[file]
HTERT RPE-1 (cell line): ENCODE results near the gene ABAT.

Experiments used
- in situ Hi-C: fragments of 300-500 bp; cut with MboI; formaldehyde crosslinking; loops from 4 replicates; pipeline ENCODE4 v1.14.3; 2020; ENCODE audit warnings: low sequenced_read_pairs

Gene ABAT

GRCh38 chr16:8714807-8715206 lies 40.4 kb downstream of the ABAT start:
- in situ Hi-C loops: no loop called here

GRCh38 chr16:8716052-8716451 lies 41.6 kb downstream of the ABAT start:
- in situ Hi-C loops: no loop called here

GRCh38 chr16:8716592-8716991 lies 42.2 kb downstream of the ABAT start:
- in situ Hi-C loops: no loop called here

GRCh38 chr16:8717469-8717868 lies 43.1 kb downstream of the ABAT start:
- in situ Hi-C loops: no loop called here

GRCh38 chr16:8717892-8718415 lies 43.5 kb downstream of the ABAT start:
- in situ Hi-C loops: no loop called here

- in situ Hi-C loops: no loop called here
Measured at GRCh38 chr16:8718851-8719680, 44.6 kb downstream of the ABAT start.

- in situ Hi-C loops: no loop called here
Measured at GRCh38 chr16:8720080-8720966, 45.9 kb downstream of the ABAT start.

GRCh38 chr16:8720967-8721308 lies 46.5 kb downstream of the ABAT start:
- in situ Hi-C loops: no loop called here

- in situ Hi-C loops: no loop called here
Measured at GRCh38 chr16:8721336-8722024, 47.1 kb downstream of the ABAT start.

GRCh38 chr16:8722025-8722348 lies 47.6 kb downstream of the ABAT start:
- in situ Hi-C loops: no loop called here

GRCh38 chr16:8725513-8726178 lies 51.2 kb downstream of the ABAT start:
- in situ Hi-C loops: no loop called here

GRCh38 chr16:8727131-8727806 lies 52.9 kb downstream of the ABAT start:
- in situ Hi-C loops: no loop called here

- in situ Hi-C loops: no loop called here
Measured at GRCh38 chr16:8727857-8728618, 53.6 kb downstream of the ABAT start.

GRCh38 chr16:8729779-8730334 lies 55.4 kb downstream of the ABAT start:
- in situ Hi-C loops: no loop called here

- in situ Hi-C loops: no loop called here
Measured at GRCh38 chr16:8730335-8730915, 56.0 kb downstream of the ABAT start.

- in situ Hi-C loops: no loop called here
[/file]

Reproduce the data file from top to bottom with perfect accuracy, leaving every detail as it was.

HTERT RPE-1 (cell line): ENCODE results near the gene ABAT.

Experiments used
- in situ Hi-C: fragments of 300-500 bp; cut with MboI; formaldehyde crosslinking; loops from 4 replicates; pipeline ENCODE4 v1.14.3; 2020; ENCODE audit warnings: low sequenced_read_pairs

Gene ABAT

GRCh38 chr16:8714807-8715206 lies 40.4 kb downstream of the ABAT start:
- in situ Hi-C loops: no loop called here

GRCh38 chr16:8716052-8716451 lies 41.6 kb downstream of the ABAT start:
- in situ Hi-C loops: no loop called here

GRCh38 chr16:8716592-8716991 lies 42.2 kb downstream of the ABAT start:
- in situ Hi-C loops: no loop called here

GRCh38 chr16:8717469-8717868 lies 43.1 kb downstream of the ABAT start:
- in situ Hi-C loops: no loop called here

GRCh38 chr16:8717892-8718415 lies 43.5 kb downstream of the ABAT start:
- in situ Hi-C loops: no loop called here

- in situ Hi-C loops: no loop called here
Measured at GRCh38 chr16:8718851-8719680, 44.6 kb downstream of the ABAT start.

- in situ Hi-C loops: no loop called here
Measured at GRCh38 chr16:8720080-8720966, 45.9 kb downstream of the ABAT start.

GRCh38 chr16:8720967-8721308 lies 46.5 kb downstream of the ABAT start:
- in situ Hi-C loops: no loop called here

- in situ Hi-C loops: no loop called here
Measured at GRCh38 chr16:8721336-8722024, 47.1 kb downstream of the ABAT start.

GRCh38 chr16:8722025-8722348 lies 47.6 kb downstream of the ABAT start:
- in situ Hi-C loops: no loop called here

GRCh38 chr16:8725513-8726178 lies 51.2 kb downstream of the ABAT start:
- in situ Hi-C loops: no loop called here

GRCh38 chr16:8727131-8727806 lies 52.9 kb downstream of the ABAT start:
- in situ Hi-C loops: no loop called here

- in situ Hi-C loops: no loop called here
Measured at GRCh38 chr16:8727857-8728618, 53.6 kb downstream of the ABAT start.

GRCh38 chr16:8729779-8730334 lies 55.4 kb downstream of the ABAT start:
- in situ Hi-C loops: no loop called here

- in situ Hi-C loops: no loop called here
Measured at GRCh38 chr16:8730335-8730915, 56.0 kb downstream of the ABAT start.

- in situ Hi-C loops: no loop called here